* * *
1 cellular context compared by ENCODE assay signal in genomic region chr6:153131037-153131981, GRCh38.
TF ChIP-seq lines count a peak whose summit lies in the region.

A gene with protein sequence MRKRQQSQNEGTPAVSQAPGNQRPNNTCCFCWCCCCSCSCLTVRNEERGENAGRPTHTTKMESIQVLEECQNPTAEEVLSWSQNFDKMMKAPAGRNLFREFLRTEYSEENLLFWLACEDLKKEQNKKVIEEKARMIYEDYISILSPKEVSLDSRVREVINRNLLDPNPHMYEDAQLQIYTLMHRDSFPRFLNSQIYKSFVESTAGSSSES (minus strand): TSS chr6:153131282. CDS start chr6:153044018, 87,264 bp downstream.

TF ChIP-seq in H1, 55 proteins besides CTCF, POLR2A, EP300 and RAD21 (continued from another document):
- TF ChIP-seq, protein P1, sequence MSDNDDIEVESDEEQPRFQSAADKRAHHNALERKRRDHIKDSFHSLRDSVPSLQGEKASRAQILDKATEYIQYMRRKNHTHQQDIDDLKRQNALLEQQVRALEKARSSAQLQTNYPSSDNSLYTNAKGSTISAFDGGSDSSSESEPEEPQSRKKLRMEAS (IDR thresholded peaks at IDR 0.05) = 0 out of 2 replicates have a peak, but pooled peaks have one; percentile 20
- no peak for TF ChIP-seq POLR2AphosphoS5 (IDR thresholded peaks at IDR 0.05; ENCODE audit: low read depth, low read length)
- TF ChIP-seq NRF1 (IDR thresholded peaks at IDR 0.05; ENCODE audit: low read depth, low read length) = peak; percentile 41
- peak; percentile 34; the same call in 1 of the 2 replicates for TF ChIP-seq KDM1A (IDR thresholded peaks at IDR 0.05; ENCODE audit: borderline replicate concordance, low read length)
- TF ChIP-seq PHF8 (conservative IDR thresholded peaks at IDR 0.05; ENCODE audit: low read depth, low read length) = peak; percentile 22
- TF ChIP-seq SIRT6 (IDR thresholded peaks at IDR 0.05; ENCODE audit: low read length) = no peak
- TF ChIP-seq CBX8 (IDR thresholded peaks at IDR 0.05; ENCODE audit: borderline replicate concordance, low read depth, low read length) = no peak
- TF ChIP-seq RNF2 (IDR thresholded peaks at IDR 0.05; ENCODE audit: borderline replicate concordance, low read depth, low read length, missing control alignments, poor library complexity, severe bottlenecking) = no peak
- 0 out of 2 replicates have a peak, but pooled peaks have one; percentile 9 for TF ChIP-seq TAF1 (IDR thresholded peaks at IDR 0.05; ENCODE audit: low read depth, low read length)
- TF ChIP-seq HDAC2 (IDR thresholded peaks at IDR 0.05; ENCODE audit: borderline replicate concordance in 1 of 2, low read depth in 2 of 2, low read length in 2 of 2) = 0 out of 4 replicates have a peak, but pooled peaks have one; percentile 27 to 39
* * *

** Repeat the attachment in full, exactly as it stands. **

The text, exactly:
1 cellular context compared by ENCODE assay signal in genomic region chr6:153131037-153131981, GRCh38.
TF ChIP-seq lines count a peak whose summit lies in the region.

A gene with protein sequence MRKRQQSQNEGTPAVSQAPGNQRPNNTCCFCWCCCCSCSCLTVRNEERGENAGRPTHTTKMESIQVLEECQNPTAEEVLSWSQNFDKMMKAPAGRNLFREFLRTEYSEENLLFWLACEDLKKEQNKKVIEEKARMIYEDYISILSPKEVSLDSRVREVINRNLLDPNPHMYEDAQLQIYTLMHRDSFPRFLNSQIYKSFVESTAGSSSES (minus strand): TSS chr6:153131282. CDS start chr6:153044018, 87,264 bp downstream.

TF ChIP-seq in H1, 55 proteins besides CTCF, POLR2A, EP300 and RAD21 (continued from another document):
- TF ChIP-seq, protein P1, sequence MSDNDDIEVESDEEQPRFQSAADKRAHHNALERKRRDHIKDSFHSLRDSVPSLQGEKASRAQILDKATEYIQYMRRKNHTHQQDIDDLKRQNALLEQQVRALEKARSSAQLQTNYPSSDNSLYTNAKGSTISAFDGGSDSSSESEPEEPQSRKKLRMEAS (IDR thresholded peaks at IDR 0.05) = 0 out of 2 replicates have a peak, but pooled peaks have one; percentile 20
- no peak for TF ChIP-seq POLR2AphosphoS5 (IDR thresholded peaks at IDR 0.05; ENCODE audit: low read depth, low read length)
- TF ChIP-seq NRF1 (IDR thresholded peaks at IDR 0.05; ENCODE audit: low read depth, low read length) = peak; percentile 41
- peak; percentile 34; the same call in 1 of the 2 replicates for TF ChIP-seq KDM1A (IDR thresholded peaks at IDR 0.05; ENCODE audit: borderline replicate concordance, low read length)
- TF ChIP-seq PHF8 (conservative IDR thresholded peaks at IDR 0.05; ENCODE audit: low read depth, low read length) = peak; percentile 22
- TF ChIP-seq SIRT6 (IDR thresholded peaks at IDR 0.05; ENCODE audit: low read length) = no peak
- TF ChIP-seq CBX8 (IDR thresholded peaks at IDR 0.05; ENCODE audit: borderline replicate concordance, low read depth, low read length) = no peak
- TF ChIP-seq RNF2 (IDR thresholded peaks at IDR 0.05; ENCODE audit: borderline replicate concordance, low read depth, low read length, missing control alignments, poor library complexity, severe bottlenecking) = no peak
- 0 out of 2 replicates have a peak, but pooled peaks have one; percentile 9 for TF ChIP-seq TAF1 (IDR thresholded peaks at IDR 0.05; ENCODE audit: low read depth, low read length)
- TF ChIP-seq HDAC2 (IDR thresholded peaks at IDR 0.05; ENCODE audit: borderline replicate concordance in 1 of 2, low read depth in 2 of 2, low read length in 2 of 2) = 0 out of 4 replicates have a peak, but pooled peaks have one; percentile 27 to 39